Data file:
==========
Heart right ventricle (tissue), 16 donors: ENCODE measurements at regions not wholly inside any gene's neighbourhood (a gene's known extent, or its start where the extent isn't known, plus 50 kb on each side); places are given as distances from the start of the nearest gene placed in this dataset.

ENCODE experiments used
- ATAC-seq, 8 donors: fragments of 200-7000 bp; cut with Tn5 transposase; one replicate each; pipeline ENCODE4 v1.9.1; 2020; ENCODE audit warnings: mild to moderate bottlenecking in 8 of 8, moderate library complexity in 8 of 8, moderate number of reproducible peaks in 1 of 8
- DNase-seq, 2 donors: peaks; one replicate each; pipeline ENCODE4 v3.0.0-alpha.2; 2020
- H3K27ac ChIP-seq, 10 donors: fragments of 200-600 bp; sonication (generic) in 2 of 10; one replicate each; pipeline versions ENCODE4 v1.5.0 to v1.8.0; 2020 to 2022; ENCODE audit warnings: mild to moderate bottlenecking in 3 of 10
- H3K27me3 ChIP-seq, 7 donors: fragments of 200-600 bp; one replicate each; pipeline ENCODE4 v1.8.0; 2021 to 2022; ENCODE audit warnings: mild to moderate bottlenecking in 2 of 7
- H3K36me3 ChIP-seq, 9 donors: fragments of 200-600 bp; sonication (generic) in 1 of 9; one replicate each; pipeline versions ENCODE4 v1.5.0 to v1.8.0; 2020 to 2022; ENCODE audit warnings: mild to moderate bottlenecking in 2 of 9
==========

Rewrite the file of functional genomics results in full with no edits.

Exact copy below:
Heart right ventricle (tissue), 16 donors: ENCODE measurements at regions not wholly inside any gene's neighbourhood (a gene's known extent, or its start where the extent isn't known, plus 50 kb on each side); places are given as distances from the start of the nearest gene placed in this dataset.

ENCODE experiments used
- ATAC-seq, 8 donors: fragments of 200-7000 bp; cut with Tn5 transposase; one replicate each; pipeline ENCODE4 v1.9.1; 2020; ENCODE audit warnings: mild to moderate bottlenecking in 8 of 8, moderate library complexity in 8 of 8, moderate number of reproducible peaks in 1 of 8
- DNase-seq, 2 donors: peaks; one replicate each; pipeline ENCODE4 v3.0.0-alpha.2; 2020
- H3K27ac ChIP-seq, 10 donors: fragments of 200-600 bp; sonication (generic) in 2 of 10; one replicate each; pipeline versions ENCODE4 v1.5.0 to v1.8.0; 2020 to 2022; ENCODE audit warnings: mild to moderate bottlenecking in 3 of 10
- H3K27me3 ChIP-seq, 7 donors: fragments of 200-600 bp; one replicate each; pipeline ENCODE4 v1.8.0; 2021 to 2022; ENCODE audit warnings: mild to moderate bottlenecking in 2 of 7
- H3K36me3 ChIP-seq, 9 donors: fragments of 200-600 bp; sonication (generic) in 1 of 9; one replicate each; pipeline versions ENCODE4 v1.5.0 to v1.8.0; 2020 to 2022; ENCODE audit warnings: mild to moderate bottlenecking in 2 of 9